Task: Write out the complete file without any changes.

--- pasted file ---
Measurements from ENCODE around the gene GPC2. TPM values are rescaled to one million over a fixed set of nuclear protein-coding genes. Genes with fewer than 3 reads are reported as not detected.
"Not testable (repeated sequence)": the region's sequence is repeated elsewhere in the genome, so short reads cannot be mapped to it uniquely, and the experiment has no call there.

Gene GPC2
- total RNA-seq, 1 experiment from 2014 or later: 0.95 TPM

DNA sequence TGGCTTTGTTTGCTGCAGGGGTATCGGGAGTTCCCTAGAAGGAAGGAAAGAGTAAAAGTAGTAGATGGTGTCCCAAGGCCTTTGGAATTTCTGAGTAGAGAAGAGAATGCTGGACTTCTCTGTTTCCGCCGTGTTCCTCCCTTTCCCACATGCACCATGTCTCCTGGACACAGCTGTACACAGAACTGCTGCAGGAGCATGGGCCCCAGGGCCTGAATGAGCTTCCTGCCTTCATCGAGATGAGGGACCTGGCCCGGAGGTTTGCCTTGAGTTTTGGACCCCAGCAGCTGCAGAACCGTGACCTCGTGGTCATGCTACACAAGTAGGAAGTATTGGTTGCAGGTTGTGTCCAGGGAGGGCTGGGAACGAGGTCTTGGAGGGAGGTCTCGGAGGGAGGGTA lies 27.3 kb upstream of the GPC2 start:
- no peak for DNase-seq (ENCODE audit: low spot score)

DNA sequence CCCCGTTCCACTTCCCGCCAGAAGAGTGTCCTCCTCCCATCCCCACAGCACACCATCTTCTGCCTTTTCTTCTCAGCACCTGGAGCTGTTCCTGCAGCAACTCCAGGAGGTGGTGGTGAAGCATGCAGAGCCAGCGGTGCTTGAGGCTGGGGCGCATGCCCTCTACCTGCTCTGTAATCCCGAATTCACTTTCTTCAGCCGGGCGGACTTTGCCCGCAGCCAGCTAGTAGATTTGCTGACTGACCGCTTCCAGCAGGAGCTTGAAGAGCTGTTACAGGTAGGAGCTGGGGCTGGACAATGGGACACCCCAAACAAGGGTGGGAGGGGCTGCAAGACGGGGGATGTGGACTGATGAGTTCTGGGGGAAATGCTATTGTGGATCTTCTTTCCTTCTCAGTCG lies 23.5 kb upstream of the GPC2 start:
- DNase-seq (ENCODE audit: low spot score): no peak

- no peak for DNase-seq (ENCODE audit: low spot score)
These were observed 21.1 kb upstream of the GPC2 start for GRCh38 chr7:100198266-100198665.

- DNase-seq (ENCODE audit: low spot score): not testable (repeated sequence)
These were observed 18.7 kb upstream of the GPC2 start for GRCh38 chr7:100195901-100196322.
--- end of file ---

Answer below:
Measurements from ENCODE around the gene GPC2. TPM values are rescaled to one million over a fixed set of nuclear protein-coding genes. Genes with fewer than 3 reads are reported as not detected.
"Not testable (repeated sequence)": the region's sequence is repeated elsewhere in the genome, so short reads cannot be mapped to it uniquely, and the experiment has no call there.

Gene GPC2
- total RNA-seq, 1 experiment from 2014 or later: 0.95 TPM

DNA sequence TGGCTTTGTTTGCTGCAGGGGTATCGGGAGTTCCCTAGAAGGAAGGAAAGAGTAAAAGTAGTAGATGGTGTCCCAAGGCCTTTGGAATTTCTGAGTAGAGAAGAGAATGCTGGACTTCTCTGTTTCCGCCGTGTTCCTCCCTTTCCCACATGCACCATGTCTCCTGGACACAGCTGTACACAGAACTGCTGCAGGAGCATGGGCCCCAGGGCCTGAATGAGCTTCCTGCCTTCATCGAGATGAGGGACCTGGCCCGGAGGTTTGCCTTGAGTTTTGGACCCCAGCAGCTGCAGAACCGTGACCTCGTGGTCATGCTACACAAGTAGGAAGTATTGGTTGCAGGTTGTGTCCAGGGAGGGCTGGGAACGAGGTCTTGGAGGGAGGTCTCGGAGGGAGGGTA lies 27.3 kb upstream of the GPC2 start:
- no peak for DNase-seq (ENCODE audit: low spot score)

DNA sequence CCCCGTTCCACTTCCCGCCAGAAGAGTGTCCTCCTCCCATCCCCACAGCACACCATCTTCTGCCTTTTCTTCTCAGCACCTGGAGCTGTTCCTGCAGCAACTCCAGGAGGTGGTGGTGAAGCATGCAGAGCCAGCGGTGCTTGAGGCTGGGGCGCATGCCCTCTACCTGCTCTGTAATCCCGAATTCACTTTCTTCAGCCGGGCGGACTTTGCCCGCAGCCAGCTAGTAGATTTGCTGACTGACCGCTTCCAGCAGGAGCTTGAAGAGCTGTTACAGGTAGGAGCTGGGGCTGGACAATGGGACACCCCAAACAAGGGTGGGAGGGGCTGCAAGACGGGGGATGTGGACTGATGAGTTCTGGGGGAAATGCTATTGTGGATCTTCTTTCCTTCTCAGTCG lies 23.5 kb upstream of the GPC2 start:
- DNase-seq (ENCODE audit: low spot score): no peak

- no peak for DNase-seq (ENCODE audit: low spot score)
These were observed 21.1 kb upstream of the GPC2 start for GRCh38 chr7:100198266-100198665.

- DNase-seq (ENCODE audit: low spot score): not testable (repeated sequence)
These were observed 18.7 kb upstream of the GPC2 start for GRCh38 chr7:100195901-100196322.